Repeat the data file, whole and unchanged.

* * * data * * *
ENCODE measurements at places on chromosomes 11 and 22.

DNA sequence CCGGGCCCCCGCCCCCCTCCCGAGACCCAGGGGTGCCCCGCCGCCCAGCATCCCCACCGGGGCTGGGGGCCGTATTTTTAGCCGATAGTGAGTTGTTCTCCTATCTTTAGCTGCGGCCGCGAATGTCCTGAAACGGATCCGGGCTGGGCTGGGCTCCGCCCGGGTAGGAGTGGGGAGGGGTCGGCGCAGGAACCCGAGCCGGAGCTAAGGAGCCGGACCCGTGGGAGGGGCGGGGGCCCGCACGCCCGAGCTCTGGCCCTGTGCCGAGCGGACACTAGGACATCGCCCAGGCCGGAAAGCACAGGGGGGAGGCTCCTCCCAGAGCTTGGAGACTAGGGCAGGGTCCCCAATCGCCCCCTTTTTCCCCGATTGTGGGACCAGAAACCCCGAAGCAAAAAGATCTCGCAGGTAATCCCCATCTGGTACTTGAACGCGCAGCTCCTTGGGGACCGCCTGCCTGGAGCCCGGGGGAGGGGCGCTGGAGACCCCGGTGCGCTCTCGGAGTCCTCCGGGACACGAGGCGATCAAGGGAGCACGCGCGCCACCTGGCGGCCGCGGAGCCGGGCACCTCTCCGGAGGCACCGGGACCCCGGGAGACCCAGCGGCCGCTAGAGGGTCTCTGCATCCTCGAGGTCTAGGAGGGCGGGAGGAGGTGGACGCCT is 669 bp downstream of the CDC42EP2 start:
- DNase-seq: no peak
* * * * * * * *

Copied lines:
ENCODE measurements at places on chromosomes 11 and 22.

DNA sequence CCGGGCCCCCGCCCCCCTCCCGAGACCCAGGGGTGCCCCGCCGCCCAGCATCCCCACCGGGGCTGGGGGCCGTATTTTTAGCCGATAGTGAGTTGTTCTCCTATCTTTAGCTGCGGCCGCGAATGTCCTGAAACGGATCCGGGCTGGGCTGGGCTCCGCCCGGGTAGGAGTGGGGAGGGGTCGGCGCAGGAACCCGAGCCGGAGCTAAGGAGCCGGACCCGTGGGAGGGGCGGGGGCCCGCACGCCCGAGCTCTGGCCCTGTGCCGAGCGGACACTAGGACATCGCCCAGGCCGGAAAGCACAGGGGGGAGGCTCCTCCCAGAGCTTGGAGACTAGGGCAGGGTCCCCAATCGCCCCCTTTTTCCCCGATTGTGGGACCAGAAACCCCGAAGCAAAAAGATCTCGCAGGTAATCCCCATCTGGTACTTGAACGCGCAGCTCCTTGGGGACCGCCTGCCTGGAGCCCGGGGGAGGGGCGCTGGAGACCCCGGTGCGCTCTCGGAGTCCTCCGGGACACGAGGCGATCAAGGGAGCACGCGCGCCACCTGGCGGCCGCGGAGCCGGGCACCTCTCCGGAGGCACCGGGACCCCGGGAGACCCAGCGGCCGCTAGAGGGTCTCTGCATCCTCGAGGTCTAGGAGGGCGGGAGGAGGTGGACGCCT is 669 bp downstream of the CDC42EP2 start:
- DNase-seq: no peak